Beastly good places

It is difficult to say why a catering-industrial unit becomes popular, but it is certain that its name and location count a lot. Their names range on a wide palette from the logical ones – like Mókus (Squirrel) beer garden in Mókus Street – to the creative ones, like the Zokogó Majom (Sobbing Monkey) of Kolozsvár (Cluj-Napoca). Owners could think about naming as any marketing experts do nowadays: it must not be a trivial name. There is life beyond the classically simple ‘Pub’. This week we are inviting you to some beastly good places, from Squirrel to Honey Bear.

The hen or the egg?

2007_60_1.jpgWhich came first? In the case of Squirrel, it was the egg. In its street, whose name was Einhorn back then, there was a pub already in the 18th century, but its name was ‘zum goldenen Eichkatzerl’ (to the Golden Squirrel). It must have been a very popular place, because the street was named Squirrel according to a map of 1879. This is how the street was named after the pub. Popularity is worth a lot, isn’t it? The building of the Squirrel beer garden had been used as a day-nursery by the residents of the district. However, they also strengthen the squirrel brand, because real squirrels also appear among the guests.

Monkey-love

VF_2010_19_1.jpgWe have already written that the contemporary Tabán was abound in creative owners regarding name giving. There was the Háromcsőrű Kacsa (Three-beaked Duck), whose name appeared first in a popular operetta presented in 1872. But we must not omit my favourite the Inn to the Three Monkeys (Három Majom). Its extant sign shows two painted monkeys on the sides of an oval frame with a door, stairs and a mirror in the middle. But where is the third monkey? It will be the one who looks into the mirror! If you want to meet more monkeys, you should go to Kolozsvár to the Sobbing Monkey. The place became really famous in the 1930s, when they painted a sobbing monkey on the sign of the restaurant that had been called ‘Grand’ formerly. Thereafter, it shed tears in Bartha Miklós Street. After the communist socialization, it was closed and the building was even pulled down. After the fall of communism, at the beginning of the 1990s, it was reopened as a summer garden under the same name in the empty yard. Later, the monkey disappeared, and then it reappeared. Its name will never disappear, because it will live on in Tibor Bálint’s same-titled novel.

The bear bug

127267.jpgAccording to a research, bears and cubs are kind, slow, dumb, sweet-toothed and lazy animals. According to certain opinions, people love them despite of all that, because they are able to run the hazard for sweets (honey, raspberry) and that make people appreciate them. Other researches say that their big fur and rough-footed motion emit calmness, and show the picture of a trustworthy animal.

Honey Bear – the honeypot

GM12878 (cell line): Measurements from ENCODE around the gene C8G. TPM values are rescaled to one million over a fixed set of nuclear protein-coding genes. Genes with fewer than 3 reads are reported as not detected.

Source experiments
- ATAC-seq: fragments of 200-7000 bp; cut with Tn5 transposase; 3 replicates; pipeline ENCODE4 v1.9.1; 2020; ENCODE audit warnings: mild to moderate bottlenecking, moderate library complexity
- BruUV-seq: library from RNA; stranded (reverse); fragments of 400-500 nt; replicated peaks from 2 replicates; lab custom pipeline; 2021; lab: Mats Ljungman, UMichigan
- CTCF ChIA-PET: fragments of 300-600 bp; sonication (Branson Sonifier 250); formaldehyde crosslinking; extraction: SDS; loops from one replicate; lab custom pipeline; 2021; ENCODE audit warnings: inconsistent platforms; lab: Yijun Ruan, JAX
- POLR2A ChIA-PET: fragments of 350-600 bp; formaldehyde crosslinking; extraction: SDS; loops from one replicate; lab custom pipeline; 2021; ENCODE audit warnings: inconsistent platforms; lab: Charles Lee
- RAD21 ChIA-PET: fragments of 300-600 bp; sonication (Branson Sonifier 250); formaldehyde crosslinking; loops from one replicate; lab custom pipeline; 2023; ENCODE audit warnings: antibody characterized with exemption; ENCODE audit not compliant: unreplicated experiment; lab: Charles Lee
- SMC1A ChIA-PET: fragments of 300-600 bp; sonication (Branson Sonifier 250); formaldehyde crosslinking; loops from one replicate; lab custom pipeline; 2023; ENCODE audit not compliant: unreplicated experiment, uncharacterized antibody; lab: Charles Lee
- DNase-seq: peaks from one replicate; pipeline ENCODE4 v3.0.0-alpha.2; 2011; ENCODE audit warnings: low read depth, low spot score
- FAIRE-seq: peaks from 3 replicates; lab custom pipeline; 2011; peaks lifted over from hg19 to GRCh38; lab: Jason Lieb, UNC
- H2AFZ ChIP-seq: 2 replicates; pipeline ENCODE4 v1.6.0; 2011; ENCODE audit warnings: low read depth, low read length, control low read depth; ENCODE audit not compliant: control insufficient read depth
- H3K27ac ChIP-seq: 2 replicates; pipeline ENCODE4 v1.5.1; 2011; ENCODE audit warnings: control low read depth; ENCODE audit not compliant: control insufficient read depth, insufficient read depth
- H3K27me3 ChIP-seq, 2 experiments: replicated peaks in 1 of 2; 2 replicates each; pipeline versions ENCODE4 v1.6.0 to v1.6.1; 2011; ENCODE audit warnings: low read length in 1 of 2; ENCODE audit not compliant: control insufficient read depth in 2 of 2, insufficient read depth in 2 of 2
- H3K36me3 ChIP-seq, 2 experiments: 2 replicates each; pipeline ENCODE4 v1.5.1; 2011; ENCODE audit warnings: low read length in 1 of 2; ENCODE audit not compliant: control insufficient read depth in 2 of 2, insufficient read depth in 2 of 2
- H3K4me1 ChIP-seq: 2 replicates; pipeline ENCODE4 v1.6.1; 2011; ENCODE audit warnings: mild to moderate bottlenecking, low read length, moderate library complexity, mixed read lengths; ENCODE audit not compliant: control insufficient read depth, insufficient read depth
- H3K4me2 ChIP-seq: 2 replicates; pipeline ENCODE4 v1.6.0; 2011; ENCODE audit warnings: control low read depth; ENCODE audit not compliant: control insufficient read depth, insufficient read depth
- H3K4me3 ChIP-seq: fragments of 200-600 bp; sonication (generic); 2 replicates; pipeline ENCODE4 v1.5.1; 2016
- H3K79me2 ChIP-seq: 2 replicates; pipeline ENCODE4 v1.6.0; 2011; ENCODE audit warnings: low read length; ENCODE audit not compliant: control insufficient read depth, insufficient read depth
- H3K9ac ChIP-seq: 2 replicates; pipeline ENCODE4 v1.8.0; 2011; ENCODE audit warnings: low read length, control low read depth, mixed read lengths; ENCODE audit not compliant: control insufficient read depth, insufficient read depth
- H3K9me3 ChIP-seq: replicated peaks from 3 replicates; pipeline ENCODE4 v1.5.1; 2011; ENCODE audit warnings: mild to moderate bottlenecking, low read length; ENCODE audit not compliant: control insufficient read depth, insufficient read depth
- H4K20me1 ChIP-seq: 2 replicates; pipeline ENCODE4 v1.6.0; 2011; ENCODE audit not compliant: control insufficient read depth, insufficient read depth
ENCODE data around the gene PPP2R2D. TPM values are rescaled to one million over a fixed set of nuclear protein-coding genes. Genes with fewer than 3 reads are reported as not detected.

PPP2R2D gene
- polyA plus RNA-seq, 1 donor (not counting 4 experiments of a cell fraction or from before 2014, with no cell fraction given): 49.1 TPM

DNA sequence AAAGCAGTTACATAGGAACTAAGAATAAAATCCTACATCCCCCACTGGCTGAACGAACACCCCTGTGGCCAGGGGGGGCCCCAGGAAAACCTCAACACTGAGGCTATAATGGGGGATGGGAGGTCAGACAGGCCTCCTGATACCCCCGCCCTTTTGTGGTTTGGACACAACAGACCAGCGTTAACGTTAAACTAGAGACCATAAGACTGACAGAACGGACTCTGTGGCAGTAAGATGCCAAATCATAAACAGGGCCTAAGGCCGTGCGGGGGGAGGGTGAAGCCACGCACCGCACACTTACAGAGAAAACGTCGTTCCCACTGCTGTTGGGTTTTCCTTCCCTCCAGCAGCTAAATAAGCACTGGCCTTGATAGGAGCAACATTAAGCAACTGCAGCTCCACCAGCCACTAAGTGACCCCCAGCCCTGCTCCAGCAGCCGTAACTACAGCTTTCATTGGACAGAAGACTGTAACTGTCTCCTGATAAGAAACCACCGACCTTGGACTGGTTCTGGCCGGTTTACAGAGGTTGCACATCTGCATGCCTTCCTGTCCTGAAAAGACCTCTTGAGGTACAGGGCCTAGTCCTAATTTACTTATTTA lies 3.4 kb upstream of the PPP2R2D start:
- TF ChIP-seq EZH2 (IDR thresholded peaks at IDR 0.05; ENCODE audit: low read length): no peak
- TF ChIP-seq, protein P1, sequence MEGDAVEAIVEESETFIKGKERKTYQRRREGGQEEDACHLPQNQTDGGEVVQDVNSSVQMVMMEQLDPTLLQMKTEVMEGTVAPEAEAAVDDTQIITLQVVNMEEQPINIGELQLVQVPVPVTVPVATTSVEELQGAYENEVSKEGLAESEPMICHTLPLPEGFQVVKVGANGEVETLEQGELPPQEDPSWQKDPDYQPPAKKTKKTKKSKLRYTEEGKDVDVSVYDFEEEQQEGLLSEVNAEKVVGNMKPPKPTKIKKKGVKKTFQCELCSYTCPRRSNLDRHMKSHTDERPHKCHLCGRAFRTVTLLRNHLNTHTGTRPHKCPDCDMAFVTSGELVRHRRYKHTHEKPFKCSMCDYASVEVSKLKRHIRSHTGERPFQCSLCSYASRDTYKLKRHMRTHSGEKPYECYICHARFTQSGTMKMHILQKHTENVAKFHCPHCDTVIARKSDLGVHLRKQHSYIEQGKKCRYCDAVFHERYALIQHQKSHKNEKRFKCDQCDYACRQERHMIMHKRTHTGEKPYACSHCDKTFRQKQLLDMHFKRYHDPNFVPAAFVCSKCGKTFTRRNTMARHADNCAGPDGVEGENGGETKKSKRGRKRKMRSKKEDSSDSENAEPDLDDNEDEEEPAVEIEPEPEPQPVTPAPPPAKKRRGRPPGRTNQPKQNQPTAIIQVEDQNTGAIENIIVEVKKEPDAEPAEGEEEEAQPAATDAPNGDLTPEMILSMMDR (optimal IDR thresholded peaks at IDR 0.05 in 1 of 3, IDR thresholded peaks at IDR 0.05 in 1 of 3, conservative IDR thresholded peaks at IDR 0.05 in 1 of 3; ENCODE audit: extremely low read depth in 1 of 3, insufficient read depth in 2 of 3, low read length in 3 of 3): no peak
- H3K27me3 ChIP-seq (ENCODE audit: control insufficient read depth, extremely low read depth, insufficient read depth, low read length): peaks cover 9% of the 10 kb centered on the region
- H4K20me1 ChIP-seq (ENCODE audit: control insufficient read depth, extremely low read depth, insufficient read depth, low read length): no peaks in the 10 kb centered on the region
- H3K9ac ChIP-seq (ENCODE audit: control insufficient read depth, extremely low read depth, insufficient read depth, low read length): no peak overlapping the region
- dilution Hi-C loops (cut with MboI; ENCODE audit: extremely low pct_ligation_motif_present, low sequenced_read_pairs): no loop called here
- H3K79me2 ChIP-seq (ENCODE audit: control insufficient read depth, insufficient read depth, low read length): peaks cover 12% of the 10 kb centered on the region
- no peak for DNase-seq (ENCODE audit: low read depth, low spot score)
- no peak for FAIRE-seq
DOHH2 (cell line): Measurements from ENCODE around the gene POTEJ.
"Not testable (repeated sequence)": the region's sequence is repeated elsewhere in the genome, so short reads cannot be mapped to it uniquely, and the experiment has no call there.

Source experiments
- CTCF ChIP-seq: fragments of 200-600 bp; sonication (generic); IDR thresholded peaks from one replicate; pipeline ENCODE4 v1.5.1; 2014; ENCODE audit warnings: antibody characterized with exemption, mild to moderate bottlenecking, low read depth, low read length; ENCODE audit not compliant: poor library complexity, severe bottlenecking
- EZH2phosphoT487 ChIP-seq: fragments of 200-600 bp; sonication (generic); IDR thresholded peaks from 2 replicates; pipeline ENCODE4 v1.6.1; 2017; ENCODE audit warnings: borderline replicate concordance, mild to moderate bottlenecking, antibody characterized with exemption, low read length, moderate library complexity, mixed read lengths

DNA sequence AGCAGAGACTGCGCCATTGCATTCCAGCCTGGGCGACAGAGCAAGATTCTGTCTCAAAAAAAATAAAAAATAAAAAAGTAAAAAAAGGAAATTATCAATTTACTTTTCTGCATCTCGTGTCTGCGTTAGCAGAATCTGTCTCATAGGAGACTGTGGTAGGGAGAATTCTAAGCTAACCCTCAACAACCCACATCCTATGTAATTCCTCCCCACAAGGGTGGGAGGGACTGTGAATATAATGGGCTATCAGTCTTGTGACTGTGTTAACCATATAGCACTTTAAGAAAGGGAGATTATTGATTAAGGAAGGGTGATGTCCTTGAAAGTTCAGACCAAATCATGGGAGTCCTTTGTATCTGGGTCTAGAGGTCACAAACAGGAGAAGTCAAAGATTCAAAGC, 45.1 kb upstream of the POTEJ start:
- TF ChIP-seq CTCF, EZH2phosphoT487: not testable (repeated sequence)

VF_28_677.jpgPerhaps for its struggle for sweets, perhaps because its name and charming neon sign also served for making the “big brother” (the Soviet Union) more likeable – though this has never been written down -; it could not be a coincidence that Mézes Mackó (Honey Bear) snack bar – founded in 1955 - got this name. The fact is that Bear Buffets – born from interbreeding buffets and delicatessen shops – burst in the catering trade as comets during the 1950s. The outfit was the same in the franchise shops. Regarding the large demand, six shops were opened soon. The most famous one was in Kígyó Street, but there were shops in Nagymező Street, József Boulevard (Baross), on Széna Square (Budai), in Váci Street (Anna) and at Ferihegy (the airport of Budapest). Further four shops functioned as Bear Bistros, where you could sit down and grilled dishes that were made in open kitchens were served as well. Besides its delicious coffee made by Italian machines, Honey Bear was also famous for its cold cuts: mayonnaise egg and many kinds of delicacies in aspic.

127813.jpgBusiness manager of Honey Bear Géza Tódor said at the opening: The buffet took the city by storm. Honey Bear is a fortunate mixture of a delicatessen shop and a well-equipped buffet. It is a kind of shop that has never been in Budapest before. Future customers will find all specialities of cold kitchen products from Russian salad to tit-bits. The furnishment was also modern, with neat shopwindows and refrigerating appliances built-in glass counters that always kept food on suitable temperature. In Moscow, they observed the Bear that had been extended to a chain five years later. The Bear escorted the Hungarian Trade Expo to Moscow in 1960, where the Bears represented Hungary.

Besides the good-quality food, soft ice cream and raspberry syrup, only a real bear was missing. They wanted to celebrate the third anniversary of Honey Bear worthily. They borrowed a bear from the Zoo in 1958, so that it could check the quality of the buffet food. You can see in the photos that the bear feeding was very popular and these cubs became permanent actors at children’s birthday parties too. Unfortunately, Honey Bear was not as lucky as Jégbüfé (Ice Buffet); it did not survive the change of regime. Many people have been missing it since then.

Anyway, there is no shortage in animals or catering places with animal names. You only have to go to the party quarter: to Fekete Kutya (Black Dog) or Kakas (Cock) and for cat-lovers there is the Cat Café. We are waiting curiously, which place will leave a deeper trace on the history of our city and the posterity.

Translated by Zita Aknai

Sources:

Gál Éva, Óbuda helyrajza a hódoltság végétől a XIX. század közepéig, In: Tanulmányok Budapest múltjából 21. (1979)

http://www.budapestfolyoirat.hu/2016/04/514-mezes-a-macko

Zeke Gyula, Volt egy feketém - A budapesti eszpresszók története, Balassi Kiadó, 2015.

http://beszelo.c3.hu/cikkek/medvemustra

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